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Is Shenzhen Losing Its Fight To Become China’s Silicon Valley?

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Shenzhen, once a hotbed of technology innovation and home to seven Fortune Global 500 companies, is losing out in the race to becoming China’s Silicon Valley.

Between 1987 and 2006, the fishing village-turned-metropolis adjacent to Hong Kong gave rise to tech superstars Tencent Holdings, Huawei Technologies, BGI Genomics and drone-maker DJI, spurring the belief that the city of 11.9 million had established itself as the heart of China’s technology industry. But in the last decade, the innovation magic seems in short supply.

Despite billions of dollars spent by the Shenzhen government to support tech research and development, since 2006 the city has failed to produce a single company on par with the powerhouses launched a decade earlier. Meanwhile, other cities have caught up and surpassed Shenzhen. Hangzhou, a smaller city that is home to the powerful Alibaba Group now has more unicorns, a term used to describe private companies valued at US$1 billion or more.

“It’s hard to see which company in Shenzhen is going to become the next giant worth hundreds of billions of U.S. dollars,” said an investment manager who asked to speak on condition of anonymity. “The city is in danger of lagging behind as other cities in China make great strides forward as innovation hubs. Shenzhen really risks being excluded from the top-tier cities of innovation in China.”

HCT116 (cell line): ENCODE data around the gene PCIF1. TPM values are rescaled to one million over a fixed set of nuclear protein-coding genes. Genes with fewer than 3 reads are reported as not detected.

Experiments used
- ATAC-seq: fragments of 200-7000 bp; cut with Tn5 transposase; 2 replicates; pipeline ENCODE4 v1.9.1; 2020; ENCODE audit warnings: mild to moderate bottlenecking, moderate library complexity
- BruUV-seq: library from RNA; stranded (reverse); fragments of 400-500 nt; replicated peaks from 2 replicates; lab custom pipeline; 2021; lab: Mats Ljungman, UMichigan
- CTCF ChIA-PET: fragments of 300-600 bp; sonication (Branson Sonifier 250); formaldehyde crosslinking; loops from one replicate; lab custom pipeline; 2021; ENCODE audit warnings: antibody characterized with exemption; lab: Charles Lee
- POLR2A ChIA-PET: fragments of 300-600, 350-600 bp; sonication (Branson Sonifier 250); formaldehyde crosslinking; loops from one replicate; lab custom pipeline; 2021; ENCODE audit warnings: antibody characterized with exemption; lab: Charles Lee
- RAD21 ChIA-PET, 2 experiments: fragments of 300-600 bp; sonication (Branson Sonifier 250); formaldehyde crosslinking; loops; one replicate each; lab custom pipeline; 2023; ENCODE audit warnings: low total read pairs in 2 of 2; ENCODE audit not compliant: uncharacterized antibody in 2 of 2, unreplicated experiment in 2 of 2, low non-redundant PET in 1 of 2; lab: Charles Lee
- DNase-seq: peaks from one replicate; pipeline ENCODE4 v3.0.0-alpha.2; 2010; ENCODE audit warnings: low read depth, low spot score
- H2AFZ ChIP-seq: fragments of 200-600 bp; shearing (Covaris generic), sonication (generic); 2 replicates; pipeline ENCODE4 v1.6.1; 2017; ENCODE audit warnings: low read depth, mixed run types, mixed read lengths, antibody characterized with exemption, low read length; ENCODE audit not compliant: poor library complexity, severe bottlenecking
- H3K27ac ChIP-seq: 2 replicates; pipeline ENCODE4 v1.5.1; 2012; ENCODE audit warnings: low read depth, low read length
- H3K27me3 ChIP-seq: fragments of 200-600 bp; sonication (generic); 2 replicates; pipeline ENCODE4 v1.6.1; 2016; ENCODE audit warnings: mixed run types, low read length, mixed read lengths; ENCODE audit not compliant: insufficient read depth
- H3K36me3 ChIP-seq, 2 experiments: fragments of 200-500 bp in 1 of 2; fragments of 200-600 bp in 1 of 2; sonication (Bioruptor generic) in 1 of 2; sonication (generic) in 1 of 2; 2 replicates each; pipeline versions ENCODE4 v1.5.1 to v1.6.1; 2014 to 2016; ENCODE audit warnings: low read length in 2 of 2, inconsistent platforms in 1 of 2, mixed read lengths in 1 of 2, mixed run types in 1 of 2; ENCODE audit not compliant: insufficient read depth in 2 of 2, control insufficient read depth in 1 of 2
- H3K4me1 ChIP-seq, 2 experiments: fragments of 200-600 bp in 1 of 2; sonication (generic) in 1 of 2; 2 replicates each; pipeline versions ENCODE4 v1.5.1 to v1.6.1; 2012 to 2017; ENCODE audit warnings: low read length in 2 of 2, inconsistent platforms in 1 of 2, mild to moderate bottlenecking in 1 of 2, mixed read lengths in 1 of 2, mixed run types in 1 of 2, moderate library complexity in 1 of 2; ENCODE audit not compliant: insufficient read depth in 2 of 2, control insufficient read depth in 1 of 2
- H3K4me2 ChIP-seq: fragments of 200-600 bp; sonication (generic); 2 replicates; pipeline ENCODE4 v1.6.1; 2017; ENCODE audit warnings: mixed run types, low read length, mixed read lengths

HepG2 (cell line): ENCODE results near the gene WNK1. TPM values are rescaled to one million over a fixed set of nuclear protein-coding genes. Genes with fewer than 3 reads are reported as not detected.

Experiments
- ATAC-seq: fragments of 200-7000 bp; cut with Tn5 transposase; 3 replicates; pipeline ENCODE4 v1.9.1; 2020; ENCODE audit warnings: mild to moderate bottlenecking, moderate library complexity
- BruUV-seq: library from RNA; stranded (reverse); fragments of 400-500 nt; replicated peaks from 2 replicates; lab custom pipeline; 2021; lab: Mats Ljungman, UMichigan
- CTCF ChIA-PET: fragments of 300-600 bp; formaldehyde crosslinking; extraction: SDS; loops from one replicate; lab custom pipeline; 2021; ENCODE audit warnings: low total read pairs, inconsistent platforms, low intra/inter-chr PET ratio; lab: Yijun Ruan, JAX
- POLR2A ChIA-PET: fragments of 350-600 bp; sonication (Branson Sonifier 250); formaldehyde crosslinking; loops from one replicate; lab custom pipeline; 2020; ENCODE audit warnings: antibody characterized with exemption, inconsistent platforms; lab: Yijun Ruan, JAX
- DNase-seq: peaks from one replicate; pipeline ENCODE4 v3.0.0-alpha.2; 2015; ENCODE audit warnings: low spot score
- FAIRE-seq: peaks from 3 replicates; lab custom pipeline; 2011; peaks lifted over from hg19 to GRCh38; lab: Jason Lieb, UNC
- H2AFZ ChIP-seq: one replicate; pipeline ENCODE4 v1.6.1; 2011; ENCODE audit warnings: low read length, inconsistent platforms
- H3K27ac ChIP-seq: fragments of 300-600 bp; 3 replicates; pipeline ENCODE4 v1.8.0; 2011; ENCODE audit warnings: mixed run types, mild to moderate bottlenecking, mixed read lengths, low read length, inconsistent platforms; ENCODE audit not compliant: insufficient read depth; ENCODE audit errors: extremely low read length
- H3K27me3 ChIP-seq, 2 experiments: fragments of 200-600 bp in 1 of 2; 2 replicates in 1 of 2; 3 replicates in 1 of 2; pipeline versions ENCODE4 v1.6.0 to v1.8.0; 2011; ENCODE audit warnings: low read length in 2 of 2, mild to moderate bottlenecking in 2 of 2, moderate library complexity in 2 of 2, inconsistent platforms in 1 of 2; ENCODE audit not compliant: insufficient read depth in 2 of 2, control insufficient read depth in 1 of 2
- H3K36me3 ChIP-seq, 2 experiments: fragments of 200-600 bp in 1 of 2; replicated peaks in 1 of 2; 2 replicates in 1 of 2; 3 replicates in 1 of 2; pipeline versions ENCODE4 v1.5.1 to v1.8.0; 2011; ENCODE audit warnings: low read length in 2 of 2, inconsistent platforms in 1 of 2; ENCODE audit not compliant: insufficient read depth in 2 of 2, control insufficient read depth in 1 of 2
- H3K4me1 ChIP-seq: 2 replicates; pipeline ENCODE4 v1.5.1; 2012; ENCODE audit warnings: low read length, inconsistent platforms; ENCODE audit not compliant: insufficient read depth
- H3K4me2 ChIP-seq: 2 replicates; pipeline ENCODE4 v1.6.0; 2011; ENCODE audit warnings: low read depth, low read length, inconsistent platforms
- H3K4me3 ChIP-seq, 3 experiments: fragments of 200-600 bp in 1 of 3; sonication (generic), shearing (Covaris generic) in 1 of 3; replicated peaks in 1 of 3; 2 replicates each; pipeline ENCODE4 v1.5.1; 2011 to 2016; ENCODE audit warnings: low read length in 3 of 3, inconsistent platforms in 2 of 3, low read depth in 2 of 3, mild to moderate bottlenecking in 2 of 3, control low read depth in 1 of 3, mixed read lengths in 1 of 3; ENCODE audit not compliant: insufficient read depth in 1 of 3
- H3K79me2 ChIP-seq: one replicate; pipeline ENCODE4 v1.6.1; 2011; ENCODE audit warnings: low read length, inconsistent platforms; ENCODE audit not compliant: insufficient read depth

The reality is that it takes more than money and ambition to create the critical economic mix needed to nurture technology companies. With a limited number of major universities and traditional role as a manufacturing hub, rather than an innovation hub, Shenzhen may not have the ecosystem needed to remain among China’s top technology centers.

Among the 108 unicorns listed on China Money Network’s China Unicorn List, Beijing dominates, with 46 unicorns boasting a combined valuation of US$212 billion. The capital, with unparalleled advantages in resources and universities, is home to 42% of all of China’s unicorns and 47% of total valuation.

Shanghai and Hangzhou are the second and third largest unicorn habitats. Shanghai has 23, with a combined value of US$66 billion. Hangzhou has 12 unicorns, with a combined valuation of US$100 billion. Despite its early lead, Shenzhen is now a distant fourth with just ten unicorns at a combined US$37.4 billion valuation. For all its past tech glory, Shenzhen must contend with the embarrassing reality that it no longer competes for the top spot versus Beijing and Shanghai. Rather, it is competing, somewhat unsuccessfully, with smaller and once-thought marginal players like Hangzhou, a city of nine million people.

Shenzhen faces an uphill battle with Hangzhou, which is quickly establishing itself as a technology hotbed. Starting from 2010, the number of start-ups established in Hangzhou has increased at a rate of almost 100% annually, faster that Beijing, Shanghai and Shenzhen, according to a study conducted by professional services firm UHY International. A report issued last year by Chinese start-up incubator Iheima also ranked Shenzhen as the fourth city after Beijing, Shanghai and Hangzhou when considering the environment for start-up support and financing resources.